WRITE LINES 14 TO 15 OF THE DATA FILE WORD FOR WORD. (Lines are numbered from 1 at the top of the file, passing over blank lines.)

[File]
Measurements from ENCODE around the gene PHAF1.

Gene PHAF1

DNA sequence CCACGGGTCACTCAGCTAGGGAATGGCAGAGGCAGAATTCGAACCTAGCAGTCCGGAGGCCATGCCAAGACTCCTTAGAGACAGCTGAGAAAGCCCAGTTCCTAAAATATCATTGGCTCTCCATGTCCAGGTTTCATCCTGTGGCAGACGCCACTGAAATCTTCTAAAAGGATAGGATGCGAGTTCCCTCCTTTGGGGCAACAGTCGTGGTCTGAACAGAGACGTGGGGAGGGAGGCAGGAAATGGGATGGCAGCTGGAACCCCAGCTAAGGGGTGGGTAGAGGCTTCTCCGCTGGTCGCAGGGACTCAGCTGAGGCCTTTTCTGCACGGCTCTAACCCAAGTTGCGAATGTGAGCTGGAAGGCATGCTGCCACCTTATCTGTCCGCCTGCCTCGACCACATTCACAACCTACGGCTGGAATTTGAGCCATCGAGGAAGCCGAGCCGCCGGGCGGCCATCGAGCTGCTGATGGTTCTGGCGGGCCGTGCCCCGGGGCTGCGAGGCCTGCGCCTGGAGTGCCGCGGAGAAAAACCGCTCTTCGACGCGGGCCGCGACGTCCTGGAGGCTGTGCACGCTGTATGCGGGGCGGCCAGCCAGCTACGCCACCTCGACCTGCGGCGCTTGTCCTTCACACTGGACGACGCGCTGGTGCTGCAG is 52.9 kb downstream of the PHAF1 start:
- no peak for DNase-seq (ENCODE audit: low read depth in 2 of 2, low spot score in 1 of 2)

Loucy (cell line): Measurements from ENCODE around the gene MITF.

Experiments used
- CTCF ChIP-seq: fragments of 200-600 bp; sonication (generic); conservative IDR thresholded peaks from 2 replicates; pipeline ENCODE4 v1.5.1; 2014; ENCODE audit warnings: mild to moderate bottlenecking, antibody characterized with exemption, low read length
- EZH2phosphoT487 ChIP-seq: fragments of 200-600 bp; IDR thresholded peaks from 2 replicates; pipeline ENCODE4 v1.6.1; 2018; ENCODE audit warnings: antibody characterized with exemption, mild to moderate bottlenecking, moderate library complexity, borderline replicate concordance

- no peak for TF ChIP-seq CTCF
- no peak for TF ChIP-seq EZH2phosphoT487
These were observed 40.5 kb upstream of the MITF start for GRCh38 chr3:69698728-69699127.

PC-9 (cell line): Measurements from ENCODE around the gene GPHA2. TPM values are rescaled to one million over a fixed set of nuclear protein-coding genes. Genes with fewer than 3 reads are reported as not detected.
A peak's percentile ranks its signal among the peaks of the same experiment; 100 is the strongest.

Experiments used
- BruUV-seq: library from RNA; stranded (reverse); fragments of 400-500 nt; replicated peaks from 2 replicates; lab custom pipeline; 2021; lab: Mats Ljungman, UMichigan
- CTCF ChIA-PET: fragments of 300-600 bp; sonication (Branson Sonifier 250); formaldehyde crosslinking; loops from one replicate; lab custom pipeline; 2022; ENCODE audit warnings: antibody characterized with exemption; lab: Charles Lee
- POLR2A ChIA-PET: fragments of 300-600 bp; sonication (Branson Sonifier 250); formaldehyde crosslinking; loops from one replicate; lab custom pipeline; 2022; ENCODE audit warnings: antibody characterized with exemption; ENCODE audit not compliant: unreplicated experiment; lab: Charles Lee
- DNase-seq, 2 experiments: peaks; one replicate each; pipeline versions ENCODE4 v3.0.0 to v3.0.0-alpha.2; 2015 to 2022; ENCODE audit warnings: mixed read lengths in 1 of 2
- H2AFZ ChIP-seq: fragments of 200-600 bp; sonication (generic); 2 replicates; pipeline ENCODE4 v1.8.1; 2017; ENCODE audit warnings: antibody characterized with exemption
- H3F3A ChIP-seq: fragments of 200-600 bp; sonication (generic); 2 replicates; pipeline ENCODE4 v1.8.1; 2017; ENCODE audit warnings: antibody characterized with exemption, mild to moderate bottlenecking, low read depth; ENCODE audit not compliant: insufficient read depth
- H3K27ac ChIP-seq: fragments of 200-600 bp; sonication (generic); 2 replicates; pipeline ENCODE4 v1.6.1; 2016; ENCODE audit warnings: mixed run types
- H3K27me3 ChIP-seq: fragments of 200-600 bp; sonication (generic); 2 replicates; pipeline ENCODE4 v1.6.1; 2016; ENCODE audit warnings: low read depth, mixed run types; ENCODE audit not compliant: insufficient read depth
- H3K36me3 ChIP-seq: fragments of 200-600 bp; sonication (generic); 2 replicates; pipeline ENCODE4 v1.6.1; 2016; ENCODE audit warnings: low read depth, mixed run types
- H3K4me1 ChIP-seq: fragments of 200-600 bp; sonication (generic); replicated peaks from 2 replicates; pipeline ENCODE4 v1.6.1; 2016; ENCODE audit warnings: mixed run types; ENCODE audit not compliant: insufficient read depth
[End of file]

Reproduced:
Experiments used
- BruUV-seq: library from RNA; stranded (reverse); fragments of 400-500 nt; replicated peaks from 2 replicates; lab custom pipeline; 2021; lab: Mats Ljungman, UMichigan